I downloaded the audiobook of The Pilgrim of Hate from the library last Sunday and settled down for a few hours of sewing and whatnot while I listened to the entire thing in one day (I listen to these books around 1.75x speed). This time, Cadfael isn’t directly investigating a murder, as it happened many, many miles away. But the Abbot has brought the tale with him, and with many pilgrims arriving to celebrate the installment of the relics of Saint Winifred, everyone has to keep an eye out for criminals great and small. But the faraway murder investigation comes home with the arrival of two young men- one of whom is bound to walk barefoot to a distant monastery while carrying a heavy cross about his neck. Another young man travels with him, hardly letting him out of his sight. The deeper Brother Cadfael looks into their story, the stranger it grows. While this is not my favorite of the Cadfael books, it was still an entertaining read, especially with the reappearance of an old favorite character. I’m looking forward to the next one, especially given the political happenings going on in the background.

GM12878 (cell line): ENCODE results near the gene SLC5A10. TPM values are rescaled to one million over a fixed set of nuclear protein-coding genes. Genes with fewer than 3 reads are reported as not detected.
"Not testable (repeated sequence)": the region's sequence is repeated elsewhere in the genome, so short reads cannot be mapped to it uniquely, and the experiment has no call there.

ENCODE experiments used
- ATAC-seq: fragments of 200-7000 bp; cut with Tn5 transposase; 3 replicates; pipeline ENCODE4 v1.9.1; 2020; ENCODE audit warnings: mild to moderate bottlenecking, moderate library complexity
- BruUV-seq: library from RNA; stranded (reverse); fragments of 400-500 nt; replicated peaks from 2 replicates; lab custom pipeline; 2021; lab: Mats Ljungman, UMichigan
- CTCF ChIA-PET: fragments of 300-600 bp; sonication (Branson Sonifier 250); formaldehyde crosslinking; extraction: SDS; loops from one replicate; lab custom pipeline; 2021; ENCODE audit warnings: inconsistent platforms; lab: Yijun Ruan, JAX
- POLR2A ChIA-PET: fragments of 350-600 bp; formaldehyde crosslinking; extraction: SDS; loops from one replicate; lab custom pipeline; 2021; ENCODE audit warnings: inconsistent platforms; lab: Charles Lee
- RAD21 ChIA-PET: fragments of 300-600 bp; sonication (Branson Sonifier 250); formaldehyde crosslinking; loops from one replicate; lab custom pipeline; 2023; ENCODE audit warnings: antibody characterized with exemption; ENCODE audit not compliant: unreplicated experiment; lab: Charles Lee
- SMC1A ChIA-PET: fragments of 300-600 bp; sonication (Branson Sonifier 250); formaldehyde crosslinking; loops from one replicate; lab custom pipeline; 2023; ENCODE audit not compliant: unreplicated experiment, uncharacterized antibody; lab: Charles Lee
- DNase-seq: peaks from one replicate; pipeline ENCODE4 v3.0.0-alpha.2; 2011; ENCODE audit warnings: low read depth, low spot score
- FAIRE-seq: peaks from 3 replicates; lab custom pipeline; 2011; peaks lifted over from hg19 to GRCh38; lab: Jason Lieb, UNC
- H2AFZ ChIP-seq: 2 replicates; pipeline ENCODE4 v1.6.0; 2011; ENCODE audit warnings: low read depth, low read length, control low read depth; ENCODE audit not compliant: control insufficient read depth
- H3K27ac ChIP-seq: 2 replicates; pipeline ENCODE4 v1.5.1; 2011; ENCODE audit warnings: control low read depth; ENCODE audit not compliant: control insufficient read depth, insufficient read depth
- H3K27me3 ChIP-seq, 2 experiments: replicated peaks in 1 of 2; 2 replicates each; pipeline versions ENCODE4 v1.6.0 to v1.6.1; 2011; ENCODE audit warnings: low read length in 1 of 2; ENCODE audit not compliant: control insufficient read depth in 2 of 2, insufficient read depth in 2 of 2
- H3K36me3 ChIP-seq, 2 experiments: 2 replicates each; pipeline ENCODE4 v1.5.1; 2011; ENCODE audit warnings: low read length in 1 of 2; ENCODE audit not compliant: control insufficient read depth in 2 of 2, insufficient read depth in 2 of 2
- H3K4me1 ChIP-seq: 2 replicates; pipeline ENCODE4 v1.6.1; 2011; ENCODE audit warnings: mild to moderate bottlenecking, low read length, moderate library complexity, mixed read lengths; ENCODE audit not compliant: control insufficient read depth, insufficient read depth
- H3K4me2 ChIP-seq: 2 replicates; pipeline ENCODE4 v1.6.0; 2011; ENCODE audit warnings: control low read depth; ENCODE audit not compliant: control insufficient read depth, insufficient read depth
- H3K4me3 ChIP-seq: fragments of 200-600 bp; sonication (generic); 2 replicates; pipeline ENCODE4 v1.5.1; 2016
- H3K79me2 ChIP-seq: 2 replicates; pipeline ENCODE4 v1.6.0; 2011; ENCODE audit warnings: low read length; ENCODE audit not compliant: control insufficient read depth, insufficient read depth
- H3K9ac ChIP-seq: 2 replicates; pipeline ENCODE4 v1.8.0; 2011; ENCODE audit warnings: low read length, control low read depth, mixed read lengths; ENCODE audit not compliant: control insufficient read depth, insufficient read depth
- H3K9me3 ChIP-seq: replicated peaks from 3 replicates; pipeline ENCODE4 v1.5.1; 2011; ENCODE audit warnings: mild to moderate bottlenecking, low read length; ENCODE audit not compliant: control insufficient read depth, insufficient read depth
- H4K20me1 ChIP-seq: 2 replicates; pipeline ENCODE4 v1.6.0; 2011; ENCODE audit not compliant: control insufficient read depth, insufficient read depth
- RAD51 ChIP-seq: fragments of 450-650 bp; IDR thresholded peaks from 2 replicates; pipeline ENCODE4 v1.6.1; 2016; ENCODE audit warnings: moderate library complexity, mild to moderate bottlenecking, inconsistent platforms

The Elements of Eloquence is a short book about the craft of writing and rhetoric. It names and describes a variety of rhetorical devices, like alliteration or assonance, that poets, speechwriters, and other writers have used through the ages to make their writing more beautiful, to make pithy jokes, or clarify their points. It was short and entertaining, and helped me understand some of the finer points of wordsmithing. I’m considering looking up a used copy to refer to when editing stories and whatnot.